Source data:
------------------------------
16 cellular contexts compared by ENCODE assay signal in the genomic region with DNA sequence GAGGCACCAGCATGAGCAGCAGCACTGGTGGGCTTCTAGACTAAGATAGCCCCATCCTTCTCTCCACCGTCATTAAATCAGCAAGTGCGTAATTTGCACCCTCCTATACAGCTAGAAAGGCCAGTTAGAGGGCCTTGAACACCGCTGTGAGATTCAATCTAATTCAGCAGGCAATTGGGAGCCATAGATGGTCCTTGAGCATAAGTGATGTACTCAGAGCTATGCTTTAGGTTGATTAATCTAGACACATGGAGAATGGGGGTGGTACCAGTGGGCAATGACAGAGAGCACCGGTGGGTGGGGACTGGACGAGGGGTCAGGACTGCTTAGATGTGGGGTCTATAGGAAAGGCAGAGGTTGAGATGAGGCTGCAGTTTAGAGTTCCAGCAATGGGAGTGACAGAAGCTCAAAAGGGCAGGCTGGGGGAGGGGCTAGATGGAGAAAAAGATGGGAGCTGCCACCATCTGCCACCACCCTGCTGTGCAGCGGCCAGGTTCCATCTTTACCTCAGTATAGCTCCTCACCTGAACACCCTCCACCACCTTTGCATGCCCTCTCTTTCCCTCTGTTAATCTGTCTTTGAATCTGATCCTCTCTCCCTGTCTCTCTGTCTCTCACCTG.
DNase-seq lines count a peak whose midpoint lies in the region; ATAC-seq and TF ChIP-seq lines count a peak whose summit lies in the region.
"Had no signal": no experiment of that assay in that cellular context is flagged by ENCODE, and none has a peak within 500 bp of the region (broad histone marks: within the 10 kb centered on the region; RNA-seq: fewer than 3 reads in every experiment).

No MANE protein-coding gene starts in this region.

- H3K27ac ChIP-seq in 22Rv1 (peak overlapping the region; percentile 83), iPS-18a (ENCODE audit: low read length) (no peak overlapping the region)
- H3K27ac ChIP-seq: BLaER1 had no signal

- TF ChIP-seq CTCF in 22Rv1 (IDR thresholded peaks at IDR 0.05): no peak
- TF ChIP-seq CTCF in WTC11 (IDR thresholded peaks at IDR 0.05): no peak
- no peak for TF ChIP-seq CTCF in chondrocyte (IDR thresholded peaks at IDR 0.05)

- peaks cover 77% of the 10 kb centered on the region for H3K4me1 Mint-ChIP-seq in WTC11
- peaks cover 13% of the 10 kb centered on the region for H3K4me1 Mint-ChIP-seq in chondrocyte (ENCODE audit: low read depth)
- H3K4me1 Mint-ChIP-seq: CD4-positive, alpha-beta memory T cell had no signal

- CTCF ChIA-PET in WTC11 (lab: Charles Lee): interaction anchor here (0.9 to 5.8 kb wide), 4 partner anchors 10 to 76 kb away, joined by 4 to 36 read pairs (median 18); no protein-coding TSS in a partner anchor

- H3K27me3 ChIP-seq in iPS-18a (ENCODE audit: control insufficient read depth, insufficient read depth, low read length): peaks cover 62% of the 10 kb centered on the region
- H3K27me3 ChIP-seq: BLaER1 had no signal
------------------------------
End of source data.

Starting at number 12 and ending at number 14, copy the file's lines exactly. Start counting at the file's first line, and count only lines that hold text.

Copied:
- H3K4me1 Mint-ChIP-seq: CD4-positive, alpha-beta memory T cell had no signal

- CTCF ChIA-PET in WTC11 (lab: Charles Lee): interaction anchor here (0.9 to 5.8 kb wide), 4 partner anchors 10 to 76 kb away, joined by 4 to 36 read pairs (median 18); no protein-coding TSS in a partner anchor

- H3K27me3 ChIP-seq in iPS-18a (ENCODE audit: control insufficient read depth, insufficient read depth, low read length): peaks cover 62% of the 10 kb centered on the region